NYU Pledges Housing Refunds If Fall Goes Remote
An email was sent out about housing deposit refunds if in-person classes do not resume in the fall semester as well as other housing information.
Apr 30, 2020
As some universities prepare for the prospect of remote operation in the fall semester, the Office of Residential Life & Housing Services sent an email informing students that full refunds will be awarded if housing is not available for the fall semester due to COVID-19.
Dr. Anthony Fauci, the director of the National Institute of Allergy and Infectious Diseases warned that the United States needs to prepare adequately for a second wave of COVID-19 which might be prevalent during the Fall and Winter.
“If by that time we have put into place all of the countermeasures that you need to address this, we should do reasonably well,” he told CNN. “If we don’t do that successfully, we could be in for a bad fall and a bad winter.”
Those planning to live on campus next semester received an email on Wednesday, April 29, asking them to list their preferences for on-campus accommodations, making it one of the first concrete steps toward the possibility of an in-person return to campus in the fall.
The email — initially sent to students whose first preference for on-campus housing was Broome Street — also stated that if the fall semester were to operate remotely, NYU would be returning students’ housing deposits.
“Please note that the availability of student housing is subject to change in light of evolving events related to COVID-19, including potential government restrictions and housing decisions made by the University in its discretion,” the email read. “In the event that housing is not made available to you for these reasons, your reservation payment will be refunded to you.”
While the university is certainly facing unprecedented circumstances, housing preferences not being guaranteed is not exclusive to the fall 2020 semester.
In an email sent to housing applicants on Monday, April 1, 2020, the Office of Residential Life and Housing Services said that the office would help students to the best of its ability based on space availability.
“Please note that nearly 6,800 students and groups receive selection times,” the email read. “As a reminder, every student may not be able to select a space during this process due to a lack of initial availability.”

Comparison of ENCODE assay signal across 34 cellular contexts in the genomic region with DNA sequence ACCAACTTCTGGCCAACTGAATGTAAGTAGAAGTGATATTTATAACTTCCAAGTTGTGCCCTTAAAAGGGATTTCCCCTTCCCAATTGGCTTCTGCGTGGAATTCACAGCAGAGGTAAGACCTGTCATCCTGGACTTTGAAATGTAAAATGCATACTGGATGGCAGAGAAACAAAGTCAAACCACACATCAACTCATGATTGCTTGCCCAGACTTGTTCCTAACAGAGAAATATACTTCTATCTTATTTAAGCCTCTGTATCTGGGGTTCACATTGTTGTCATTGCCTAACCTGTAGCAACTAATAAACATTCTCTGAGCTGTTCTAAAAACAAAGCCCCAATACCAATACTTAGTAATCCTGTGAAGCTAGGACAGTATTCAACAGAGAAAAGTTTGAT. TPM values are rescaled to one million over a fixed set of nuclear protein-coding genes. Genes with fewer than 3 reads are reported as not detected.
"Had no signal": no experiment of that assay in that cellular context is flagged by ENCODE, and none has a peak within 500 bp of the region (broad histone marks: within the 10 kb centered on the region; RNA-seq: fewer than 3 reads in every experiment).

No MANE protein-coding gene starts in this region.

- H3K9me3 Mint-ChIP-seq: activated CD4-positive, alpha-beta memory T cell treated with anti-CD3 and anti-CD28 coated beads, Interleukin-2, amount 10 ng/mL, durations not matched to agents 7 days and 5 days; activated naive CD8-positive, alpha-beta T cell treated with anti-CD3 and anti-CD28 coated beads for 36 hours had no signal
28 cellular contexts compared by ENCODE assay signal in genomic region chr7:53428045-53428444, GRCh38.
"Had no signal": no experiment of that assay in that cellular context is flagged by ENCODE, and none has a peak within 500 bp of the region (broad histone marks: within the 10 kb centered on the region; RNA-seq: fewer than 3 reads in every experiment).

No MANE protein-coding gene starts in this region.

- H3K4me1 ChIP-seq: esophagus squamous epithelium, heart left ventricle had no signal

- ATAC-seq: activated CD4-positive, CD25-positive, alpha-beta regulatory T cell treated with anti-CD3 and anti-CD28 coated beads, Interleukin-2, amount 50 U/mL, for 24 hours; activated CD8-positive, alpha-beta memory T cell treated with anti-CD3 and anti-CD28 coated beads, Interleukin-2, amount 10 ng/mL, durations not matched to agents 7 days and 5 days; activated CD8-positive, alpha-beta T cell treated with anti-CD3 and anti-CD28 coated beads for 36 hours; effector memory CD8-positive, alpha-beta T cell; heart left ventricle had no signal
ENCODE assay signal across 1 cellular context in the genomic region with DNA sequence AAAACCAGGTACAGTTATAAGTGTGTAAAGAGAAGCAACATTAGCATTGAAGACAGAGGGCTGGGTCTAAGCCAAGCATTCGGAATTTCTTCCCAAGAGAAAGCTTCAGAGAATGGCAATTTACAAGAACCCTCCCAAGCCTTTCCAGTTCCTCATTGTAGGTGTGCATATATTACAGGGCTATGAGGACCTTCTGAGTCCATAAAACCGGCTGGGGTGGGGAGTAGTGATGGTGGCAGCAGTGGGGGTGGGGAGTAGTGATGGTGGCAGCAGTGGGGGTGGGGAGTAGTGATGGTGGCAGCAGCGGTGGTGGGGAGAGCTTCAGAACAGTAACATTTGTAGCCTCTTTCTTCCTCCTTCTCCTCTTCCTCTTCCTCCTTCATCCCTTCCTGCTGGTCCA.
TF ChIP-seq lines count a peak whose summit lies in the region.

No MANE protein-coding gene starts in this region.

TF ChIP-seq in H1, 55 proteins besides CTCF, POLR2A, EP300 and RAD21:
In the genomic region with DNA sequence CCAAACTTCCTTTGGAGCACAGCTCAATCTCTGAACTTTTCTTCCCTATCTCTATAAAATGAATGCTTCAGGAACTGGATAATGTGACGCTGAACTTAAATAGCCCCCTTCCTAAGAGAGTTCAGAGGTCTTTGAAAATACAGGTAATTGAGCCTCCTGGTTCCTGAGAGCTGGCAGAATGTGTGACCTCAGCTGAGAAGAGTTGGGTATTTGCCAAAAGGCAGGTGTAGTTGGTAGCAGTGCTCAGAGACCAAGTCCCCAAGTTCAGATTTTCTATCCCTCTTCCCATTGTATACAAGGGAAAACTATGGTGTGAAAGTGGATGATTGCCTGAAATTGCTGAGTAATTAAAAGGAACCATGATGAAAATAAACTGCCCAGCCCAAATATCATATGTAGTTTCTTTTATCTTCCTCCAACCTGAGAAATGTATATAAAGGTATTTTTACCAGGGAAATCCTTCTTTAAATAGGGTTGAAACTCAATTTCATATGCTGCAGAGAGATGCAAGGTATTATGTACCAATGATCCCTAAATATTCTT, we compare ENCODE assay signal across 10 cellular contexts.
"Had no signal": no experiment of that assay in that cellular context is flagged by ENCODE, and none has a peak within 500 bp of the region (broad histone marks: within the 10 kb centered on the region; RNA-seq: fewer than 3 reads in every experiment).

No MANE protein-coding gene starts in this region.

In an email sent to the NYU community on Monday, April 27, President Andrew Hamilton stated that the university is making preparations for both an in-person as well as a possible remote fall semester.
“NYU is committed to ensuring the education continuity of all students enrolled next fall, and will offer a flexible and robust array of options to students such that they can feel confident that the University will continue to deliver high-quality academic instruction, no matter the circumstances,” the email read.
However, students are growing increasingly anxious about the fall 2020 semester, with several students considering taking gap semesters or gap years.
Tisch sophomore Alyssa Hatwig, who is planning on living on-campus in the fall, said she would consider taking a year off if classes and housing are not in-person in the coming semester.
“Honestly if I can’t live on campus and the school is still remote I’m probably going to apply to take a year off of uni since I was planning to study abroad in the spring and it would mess things up,” Hatwig told WSN in a text. “It doesn’t feel like a good financial decision to pay so much to do online classes when I can do up to 8 credits at a local community college for so much less.”
Stern first-year student Izhan Hussain hopes that students will have the option of living on campus to access more educational opportunities even if classes are conducted remotely.
“I understand that classes might have to be online, but I hope that we get the option for a hybrid semester because I want to live in NYU housing and intern during fall semester,” he said.
Email Aarushi Sharma at [email protected]